Two lawsuits filed against Bellingham seafood company

Three Skagit County clam diggers filed a wage theft lawsuit against Bellingham-based Trans Ocean Seafoods in Skagit County Superior Court on Thursday, Oct. 22.  The lawsuit is the second filed against the company this fall.

The lawsuit alleges that over a period of three years, Trans Ocean Seafoods failed to pay the three employees minimum wage, overtime pay, rest-break pay and for all the hours they worked.

Trans Ocean Seafoods is not affiliated with Trans-Ocean Products, a Bellingham seafood processor with a corporate office at 350 W. Orchard Drive.

Trans Ocean Seafoods also does business as New England Shellfish, and harvests clams in South Skagit Bay, according to its registration with the state Department of Health. The company has a processing plant in Mount Vernon and the address on employees pay stubs is in Bellingham, said Andrea Schmitt an attorney for Columbia Legal Services representing the workers. Columbia Legal Services is a legal advocacy group with a mission to fight poverty and injustice.

The workers alleged that Trans Ocean Seafoods never paid overtime, even though they often worked 60 hours or more per week. Employers are exempt from compensating agricultural workers with overtime pay, but clam diggers aren’t considered agricultural workers, Schmitt said.

The company also required workers to load and unload the boats that transported them to the clam beds without pay while they were paid piecemeal for the clams they harvested, the lawsuit alleged.

The workers are asking the court to award them the wages they say they didn’t receive and to order Trans Ocean Seafoods to change its pay practices in the future, according to a prepared statement from Columbia Legal Services.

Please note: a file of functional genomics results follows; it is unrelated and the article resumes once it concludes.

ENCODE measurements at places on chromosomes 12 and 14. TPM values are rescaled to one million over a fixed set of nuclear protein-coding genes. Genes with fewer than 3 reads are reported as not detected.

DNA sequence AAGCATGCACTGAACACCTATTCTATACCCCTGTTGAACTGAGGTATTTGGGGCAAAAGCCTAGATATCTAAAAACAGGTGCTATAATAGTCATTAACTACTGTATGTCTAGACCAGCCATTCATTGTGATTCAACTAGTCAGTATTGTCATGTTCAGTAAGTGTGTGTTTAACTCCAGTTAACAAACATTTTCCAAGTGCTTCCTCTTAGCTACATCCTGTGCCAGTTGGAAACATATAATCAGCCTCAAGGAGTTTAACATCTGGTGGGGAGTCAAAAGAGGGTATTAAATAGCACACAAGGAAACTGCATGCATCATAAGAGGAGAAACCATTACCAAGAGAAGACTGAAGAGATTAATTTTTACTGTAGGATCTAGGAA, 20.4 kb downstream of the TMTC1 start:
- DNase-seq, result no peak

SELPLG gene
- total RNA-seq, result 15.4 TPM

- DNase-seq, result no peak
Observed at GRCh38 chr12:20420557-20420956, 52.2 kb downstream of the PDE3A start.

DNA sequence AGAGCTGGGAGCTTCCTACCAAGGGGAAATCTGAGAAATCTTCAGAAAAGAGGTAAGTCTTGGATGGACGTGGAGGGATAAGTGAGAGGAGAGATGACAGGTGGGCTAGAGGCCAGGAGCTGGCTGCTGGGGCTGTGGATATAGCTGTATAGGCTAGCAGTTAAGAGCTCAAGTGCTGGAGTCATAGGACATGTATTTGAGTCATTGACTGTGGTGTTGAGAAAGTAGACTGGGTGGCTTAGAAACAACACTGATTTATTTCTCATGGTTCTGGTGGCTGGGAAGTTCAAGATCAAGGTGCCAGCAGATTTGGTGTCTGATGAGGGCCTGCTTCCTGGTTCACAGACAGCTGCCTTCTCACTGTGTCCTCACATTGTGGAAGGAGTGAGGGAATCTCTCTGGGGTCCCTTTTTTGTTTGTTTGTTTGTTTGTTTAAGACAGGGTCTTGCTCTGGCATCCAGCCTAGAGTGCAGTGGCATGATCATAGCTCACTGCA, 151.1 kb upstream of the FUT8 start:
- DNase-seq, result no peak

The complaint filed in court doesn’t say how much the workers are owed.

“It’s going to be some tens of thousands of dollars, but it’s hard to tell until we get some specific numbers from the company,” Schmitt said.

Low tide dictates clam diggers work schedules, so the time they work changes from day to day.

“It’s not like having a night shift, it’s perpetually rotating,” Schmitt said. “In a lot of ways this is one of the tougher jobs I’ve run across as a legal services lawyer who represents people who do really tough jobs.”

In a separate lawsuit, the Equal Employment Opportunity Commission sued Trans Ocean Seafoods in U.S. District Court in Seattle on Sept. 30 over sexual harassment concerns.

That lawsuit alleges the company violated federal civil rights law by not responding to complaints that a supervisor made unwanted and sometimes threatening sexual comments to four employees on multiple occasions in 2012 and 2013, and that supervisors retaliated against three of the victims and a male employee who tried to help.

One worker resigned at the end of 2012 because of her supervisor’s increasing sexual harassment and efforts to isolate her from her coworkers, the lawsuit charges.

All four of the workers were Latina, one was 17 years old, and two were particularly vulnerable because they don’t read or write and can only speak Mixtec—a native Central American language—said Nancy Sineko, Seattle field director for the Equal Employment Opportunity Commission, in a prepared statement.

“Those are just allegations,” said Ken Diamond, a lawyer representing Trans Ocean Seafoods. “I don’t think it’s appropriate to comment beyond that.”

Correction: The original version of this article misspelled Andrea Schmitt’s name. It has been corrected.

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